“The tech deck is about trying to inspire the next generation of engineers, yacht designers and boat builders,” says Ainslie. “When they come through and see how these boats are designed and developed we’ll hopefully inspire some of those youngsters to become our future design experts. And the Land Rover BAR Academy will bring people into the sport, identify young talent coming through and hopefully in five to 10 years’ time they’ll be racing with us in the senior team. So our goal is to win the America’s Cup, but clearly around that we’re very much working towards building a sustainable business.” To support the initiatives, Land Rover BAR has also established the 1851 Trust – an affiliated charity tasked with engaging youngsters in sailing and Stem subjects – and the 35th Club, searching for 25 individuals to support the team, including attendance at the major events and opportunities to sail with the crew.
The set-up and vision is indeed impressive, but how does Ainslie feel the new team will fare against its more established rivals? Oracle Team USA, after all, is backed by the likes of BMW and Airbus. “It’s clear to me that in their own businesses the automotive industry guys from Land Rover and the guys out of Formula 1 like Martin operate at a higher level than the marine industry and the America’s Cup has done to date,” he says. “So if we can learn from that and be the first to make the jump up to operating at that level, then I believe that will put us in a very strong position for the future. Take Martin’s experience of building McLaren up from a relatively small team of afew hundred people, to a team of thousands – that’s what we want to do. Ironically enough, before I ever met Martin the vision for this team was to become the McLaren of the sailing world.”
Being close to Whitmarsh on a day-to-day basis has, says Ainslie, provided a masterclass in business leadership: “It’s been great to watch him operate and learn from his style of management. He has a very calm style, but he pinpoints key areas and won’t take no for an answer. If we have an issue and we need to sort something out, he’ll keep pushing and pushing to get it done – but in a supportive way, it’s not the hairdryer treatment. Whatever department it might be, he’ll support that department head, and go away and figure out ways to solve the problem or change the structure to get something done. That and his other skills have impressed me a lot, for someone like myself you can fast-track your development by seeing how these guys operate.”
How does Ainslie find the transition between the more combative form of leadership needed on the deck of his boat and the, perhaps more nuanced, skills required in the boardroom? “There are slightly different approaches to it for sure, I’m wearing two hats and I have to change my approach when I’m here in the office as opposed to being out on the water. Certainly I wouldn’t be as aggressive as I am on the water here on land – that wouldn’t be the right management style or approach, so it’s an interesting cycle to have to go through. But for that reason it’s been a fascinating period and an amazing opportunity to work with incredible people across the business.”
The team’s results so far have shown great promise that they might indeed be on course to end what Ainslie calls “165 years of hurt”. In the Louis Vuitton America’s Cup World Series standings, Land Rover BAR currently stands in second place behind Emirates Team New Zealand after the latest round in Chicago. The crucial next event in this qualification series is scheduled to take place on the team’s home waters in Portsmouth from 22–24 July, with the final event taking place at the start of 2017 – plenty to distract Ainslie from the fact that this summer’s Olympics in Rio will be the first he hasn’t featured in for over 20 years. “There was no way I was going to try and marry an Olympic campaign with an America’s Cup campaign when running the team and being so heavily involved – I don’t even have to think twice about whether I’d rather be racing in Rio or not,” he says.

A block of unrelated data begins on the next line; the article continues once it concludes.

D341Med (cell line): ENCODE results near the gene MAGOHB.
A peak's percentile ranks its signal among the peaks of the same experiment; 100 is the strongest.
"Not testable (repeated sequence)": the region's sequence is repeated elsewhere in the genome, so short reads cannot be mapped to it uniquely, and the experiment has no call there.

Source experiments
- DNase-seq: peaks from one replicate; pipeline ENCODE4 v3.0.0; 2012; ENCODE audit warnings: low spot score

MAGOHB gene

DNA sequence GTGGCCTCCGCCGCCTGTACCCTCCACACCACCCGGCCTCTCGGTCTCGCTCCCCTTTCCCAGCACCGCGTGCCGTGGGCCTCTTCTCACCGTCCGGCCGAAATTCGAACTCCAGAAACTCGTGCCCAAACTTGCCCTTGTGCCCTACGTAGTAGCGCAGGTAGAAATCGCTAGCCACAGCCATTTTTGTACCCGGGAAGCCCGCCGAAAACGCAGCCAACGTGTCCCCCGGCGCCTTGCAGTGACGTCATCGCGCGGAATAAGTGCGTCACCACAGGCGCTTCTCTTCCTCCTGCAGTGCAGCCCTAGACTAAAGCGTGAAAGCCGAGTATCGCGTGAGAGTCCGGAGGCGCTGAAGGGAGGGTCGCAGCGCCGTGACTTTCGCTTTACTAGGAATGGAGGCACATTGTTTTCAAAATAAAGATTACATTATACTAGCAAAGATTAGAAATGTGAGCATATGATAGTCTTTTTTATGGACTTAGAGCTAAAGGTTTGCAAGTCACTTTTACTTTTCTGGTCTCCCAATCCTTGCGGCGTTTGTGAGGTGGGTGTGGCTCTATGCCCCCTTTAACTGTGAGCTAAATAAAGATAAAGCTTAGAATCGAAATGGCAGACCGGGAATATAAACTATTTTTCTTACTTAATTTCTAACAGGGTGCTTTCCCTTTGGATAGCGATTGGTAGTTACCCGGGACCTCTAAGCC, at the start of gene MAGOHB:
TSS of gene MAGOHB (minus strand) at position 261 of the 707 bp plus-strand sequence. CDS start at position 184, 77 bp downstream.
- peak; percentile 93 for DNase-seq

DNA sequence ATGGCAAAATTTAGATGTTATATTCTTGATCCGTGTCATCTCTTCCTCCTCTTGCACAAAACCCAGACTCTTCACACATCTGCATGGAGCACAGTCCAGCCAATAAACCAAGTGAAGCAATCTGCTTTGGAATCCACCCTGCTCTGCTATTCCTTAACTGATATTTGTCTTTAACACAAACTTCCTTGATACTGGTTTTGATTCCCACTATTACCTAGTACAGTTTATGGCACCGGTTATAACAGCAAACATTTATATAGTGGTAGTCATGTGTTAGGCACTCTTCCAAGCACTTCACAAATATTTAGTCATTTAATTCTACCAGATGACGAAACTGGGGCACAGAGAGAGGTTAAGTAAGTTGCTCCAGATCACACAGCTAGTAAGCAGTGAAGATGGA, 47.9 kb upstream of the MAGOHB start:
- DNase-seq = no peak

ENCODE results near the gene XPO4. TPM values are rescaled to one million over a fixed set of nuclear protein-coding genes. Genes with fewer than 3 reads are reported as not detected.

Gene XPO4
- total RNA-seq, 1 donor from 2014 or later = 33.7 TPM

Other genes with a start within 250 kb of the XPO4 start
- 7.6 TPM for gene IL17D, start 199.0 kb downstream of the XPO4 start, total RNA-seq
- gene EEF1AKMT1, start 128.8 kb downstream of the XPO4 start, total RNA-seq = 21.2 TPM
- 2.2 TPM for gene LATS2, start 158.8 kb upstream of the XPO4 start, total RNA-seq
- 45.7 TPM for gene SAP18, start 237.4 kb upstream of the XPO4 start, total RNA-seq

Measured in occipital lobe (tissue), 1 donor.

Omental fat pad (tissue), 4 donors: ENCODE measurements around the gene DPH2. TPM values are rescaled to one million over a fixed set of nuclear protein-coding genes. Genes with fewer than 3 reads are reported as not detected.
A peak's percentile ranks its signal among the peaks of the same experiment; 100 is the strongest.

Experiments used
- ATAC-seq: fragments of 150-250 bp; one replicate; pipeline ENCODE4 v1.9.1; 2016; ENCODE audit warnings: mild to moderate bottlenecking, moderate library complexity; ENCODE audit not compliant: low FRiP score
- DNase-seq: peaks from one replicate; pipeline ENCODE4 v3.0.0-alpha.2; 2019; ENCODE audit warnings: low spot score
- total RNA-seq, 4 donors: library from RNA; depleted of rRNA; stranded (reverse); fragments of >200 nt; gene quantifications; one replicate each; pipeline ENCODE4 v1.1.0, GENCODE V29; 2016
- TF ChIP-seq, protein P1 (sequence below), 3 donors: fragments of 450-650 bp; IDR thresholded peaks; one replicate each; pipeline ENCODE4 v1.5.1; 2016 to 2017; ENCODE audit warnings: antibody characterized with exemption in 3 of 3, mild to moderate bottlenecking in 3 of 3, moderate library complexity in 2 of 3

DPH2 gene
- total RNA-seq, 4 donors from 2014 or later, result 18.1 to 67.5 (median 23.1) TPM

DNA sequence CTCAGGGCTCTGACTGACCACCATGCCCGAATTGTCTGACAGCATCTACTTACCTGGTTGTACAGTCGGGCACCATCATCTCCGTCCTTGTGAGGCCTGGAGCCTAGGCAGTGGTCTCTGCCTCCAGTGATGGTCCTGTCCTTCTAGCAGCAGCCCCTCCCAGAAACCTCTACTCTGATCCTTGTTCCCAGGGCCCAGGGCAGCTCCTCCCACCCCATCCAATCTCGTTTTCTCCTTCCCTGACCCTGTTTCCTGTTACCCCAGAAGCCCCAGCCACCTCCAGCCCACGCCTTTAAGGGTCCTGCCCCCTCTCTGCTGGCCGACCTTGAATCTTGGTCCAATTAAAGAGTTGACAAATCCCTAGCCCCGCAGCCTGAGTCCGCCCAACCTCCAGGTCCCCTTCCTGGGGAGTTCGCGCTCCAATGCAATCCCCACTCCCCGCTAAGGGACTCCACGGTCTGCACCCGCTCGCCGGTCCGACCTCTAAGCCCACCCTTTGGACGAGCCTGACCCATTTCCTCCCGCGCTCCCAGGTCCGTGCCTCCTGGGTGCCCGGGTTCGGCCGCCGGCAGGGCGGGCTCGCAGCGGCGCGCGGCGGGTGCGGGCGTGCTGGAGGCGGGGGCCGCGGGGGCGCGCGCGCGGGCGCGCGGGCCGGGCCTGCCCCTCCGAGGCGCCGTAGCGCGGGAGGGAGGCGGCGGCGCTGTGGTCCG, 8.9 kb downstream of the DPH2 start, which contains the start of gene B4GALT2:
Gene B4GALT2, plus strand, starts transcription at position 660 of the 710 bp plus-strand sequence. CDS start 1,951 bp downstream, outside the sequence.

Having now moved down from office to quayside for Director’s photoshoot, Ainslie looks out on the Solent as he answers our final question – where does he hope the business will be in 10 years’ time? “Hopefully by then we’ll be defending the America’s Cup for the third time here in Portsmouth and the whole sport has continued to grow, as it is doing now, into a successful sporting business – with us as a team leading the way in that. The marine industry in the UK is already very strong but we hope that, through the interest and new technologies we’ve been able to develop, it will have been given a huge push globally and many more jobs will have been created. It’s a very ambitious goal, but it’s a realistic one and we can achieve it.”
For video clips of the Land Rover BAR team in action visit land-rover-bar.americascup.com
For information on tickets for the America’s Cup World Series event in Portsmouth (22 to 24 July) visit lvacwsportsmouth.com
Sir Ben Ainslie CV
Who Sir Ben Ainslie
1977 Born in Macclesfield, Cheshire
1985 Begins sailing with his family in Cornwall
1987 First competitive race, aged 10
1993 Crowned world champion in the Laser Radial class, aged 16 – the first of 11 world titles he would win between then and 2012
1996 Wins a silver medal in Laser class at the Olympic Games in Atlanta
2000 Wins Laser gold at Sydney Olympics (above)
2004 Moves to the larger Finn class, winning Olympic gold in Athens – a feat he would repeat in Beijing in 2008 and London in 2012
2011 Sets up own team Ben Ainslie Racing (BAR) to take part in qualification for the America’s Cup
2012 After winning gold at the London Olympics, Ainslie carries the closing ceremony flag for Team GB
2013 Knighted for services to sailing, adding to an OBE in 2005 and CBE in 2009. Ainslie is drafted into Oracle Team USA as tactician and plays key role in overturning 8-1 deficit to beat Emirates New Zealand 9-8. Begins fundraising to take his own team to the next level from October.
2015 Martin Whitmarsh joins Ainslie’s team as CEO in March; the opening of a new HQ in Portsmouth coincides with announcement of a technical partnership with Land Rover and renaming to Land Rover BAR
July 2016 With two rounds to go, Land Rover BAR stands in second place in the Louis Vuitton America’s Cup World Series, in the fight for the right to take on Oracle Team USA in Bermuda in the main event next year